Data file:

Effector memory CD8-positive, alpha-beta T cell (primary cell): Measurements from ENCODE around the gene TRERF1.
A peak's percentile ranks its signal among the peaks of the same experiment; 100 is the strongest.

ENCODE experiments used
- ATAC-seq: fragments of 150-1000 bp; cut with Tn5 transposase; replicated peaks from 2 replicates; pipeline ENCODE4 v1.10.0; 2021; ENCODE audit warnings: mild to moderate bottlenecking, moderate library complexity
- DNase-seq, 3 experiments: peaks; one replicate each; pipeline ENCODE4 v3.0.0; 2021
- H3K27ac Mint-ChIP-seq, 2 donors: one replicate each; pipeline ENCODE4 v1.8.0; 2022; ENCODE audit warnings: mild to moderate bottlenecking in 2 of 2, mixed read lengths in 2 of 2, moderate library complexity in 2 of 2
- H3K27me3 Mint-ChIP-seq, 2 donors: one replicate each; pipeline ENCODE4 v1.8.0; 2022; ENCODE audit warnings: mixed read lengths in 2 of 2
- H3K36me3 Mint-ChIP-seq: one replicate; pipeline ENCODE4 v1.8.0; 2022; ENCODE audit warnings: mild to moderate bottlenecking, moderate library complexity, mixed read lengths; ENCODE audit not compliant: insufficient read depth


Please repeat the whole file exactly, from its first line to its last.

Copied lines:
Effector memory CD8-positive, alpha-beta T cell (primary cell): Measurements from ENCODE around the gene TRERF1.
A peak's percentile ranks its signal among the peaks of the same experiment; 100 is the strongest.

ENCODE experiments used
- ATAC-seq: fragments of 150-1000 bp; cut with Tn5 transposase; replicated peaks from 2 replicates; pipeline ENCODE4 v1.10.0; 2021; ENCODE audit warnings: mild to moderate bottlenecking, moderate library complexity
- DNase-seq, 3 experiments: peaks; one replicate each; pipeline ENCODE4 v3.0.0; 2021
- H3K27ac Mint-ChIP-seq, 2 donors: one replicate each; pipeline ENCODE4 v1.8.0; 2022; ENCODE audit warnings: mild to moderate bottlenecking in 2 of 2, mixed read lengths in 2 of 2, moderate library complexity in 2 of 2
- H3K27me3 Mint-ChIP-seq, 2 donors: one replicate each; pipeline ENCODE4 v1.8.0; 2022; ENCODE audit warnings: mixed read lengths in 2 of 2
- H3K36me3 Mint-ChIP-seq: one replicate; pipeline ENCODE4 v1.8.0; 2022; ENCODE audit warnings: mild to moderate bottlenecking, moderate library complexity, mixed read lengths; ENCODE audit not compliant: insufficient read depth